Ensure that you can illustrate a debt service coverage (income after expenses divided by loan payment amount) of over 1.0 before March and under 1.0 after March. 

Contact

Get in contact with your lender/servicer's asset manager. Make the following statement:

"As a result of the ongoing health crisis created by the COVID-19 virus, we are experiencing lower rental collections at our property located at <insert street address>. Prior to this crisis, the operations were current on all debt, tax and insurance payments. In order to remain fully operational, we would like to request financial relief and mortgage forbearance."

Review

The servicer will send a short legal letter dictating the terms of the forbearance. Review this letter with your legal counsel. If the terms are agreeable, execute and send back to the servicer. Formal agreement of the forbearance will be issued in writing and should take no longer than 48 hours to process. Below are some common terms to look out for.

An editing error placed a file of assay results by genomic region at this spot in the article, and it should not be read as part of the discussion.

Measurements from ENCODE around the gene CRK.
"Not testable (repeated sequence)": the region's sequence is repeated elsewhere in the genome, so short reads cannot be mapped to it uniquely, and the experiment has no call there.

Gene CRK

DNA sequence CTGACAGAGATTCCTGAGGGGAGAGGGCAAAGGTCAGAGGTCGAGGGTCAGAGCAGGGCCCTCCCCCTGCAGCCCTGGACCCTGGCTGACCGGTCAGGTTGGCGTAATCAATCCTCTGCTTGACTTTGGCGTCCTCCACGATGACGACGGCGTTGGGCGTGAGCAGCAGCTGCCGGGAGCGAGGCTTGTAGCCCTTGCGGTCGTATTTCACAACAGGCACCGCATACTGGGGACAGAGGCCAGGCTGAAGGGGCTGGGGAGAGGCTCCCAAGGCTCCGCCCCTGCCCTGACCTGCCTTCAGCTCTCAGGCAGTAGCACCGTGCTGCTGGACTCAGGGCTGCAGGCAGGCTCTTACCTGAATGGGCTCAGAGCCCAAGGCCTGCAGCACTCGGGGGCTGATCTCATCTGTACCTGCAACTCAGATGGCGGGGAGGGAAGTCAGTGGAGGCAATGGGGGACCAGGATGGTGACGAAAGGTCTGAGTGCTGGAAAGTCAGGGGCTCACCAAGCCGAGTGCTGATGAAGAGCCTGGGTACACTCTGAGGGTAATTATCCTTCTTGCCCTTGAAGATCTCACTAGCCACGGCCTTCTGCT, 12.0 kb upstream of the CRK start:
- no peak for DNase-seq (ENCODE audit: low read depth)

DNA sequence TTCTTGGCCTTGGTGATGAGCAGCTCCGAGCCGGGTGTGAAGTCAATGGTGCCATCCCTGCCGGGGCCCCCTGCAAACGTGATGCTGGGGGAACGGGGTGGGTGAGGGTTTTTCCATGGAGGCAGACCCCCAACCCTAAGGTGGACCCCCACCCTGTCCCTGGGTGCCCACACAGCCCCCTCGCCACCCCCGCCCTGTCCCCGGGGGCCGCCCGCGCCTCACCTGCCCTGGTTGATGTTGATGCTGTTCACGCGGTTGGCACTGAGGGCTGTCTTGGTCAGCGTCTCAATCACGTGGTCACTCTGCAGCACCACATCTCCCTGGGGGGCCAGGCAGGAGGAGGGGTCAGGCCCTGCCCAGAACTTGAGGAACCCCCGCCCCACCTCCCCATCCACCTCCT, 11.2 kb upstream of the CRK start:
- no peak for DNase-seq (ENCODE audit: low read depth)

Terms of the Forbearance:

The duration of the agency relief program is typically 90 days (30 days with 2 extensions). If you apply and are granted forbearance in June, your July, August and September payments will be deferred. The agencies can approve longer durations, but this is on a case-by-case basis. 

90

Days

The deferred payments will be paid back in 12 equal, monthly installments without interest or fee after the forbearance term ends.

12

Installments

0

Fees,

Evictions &

Distributions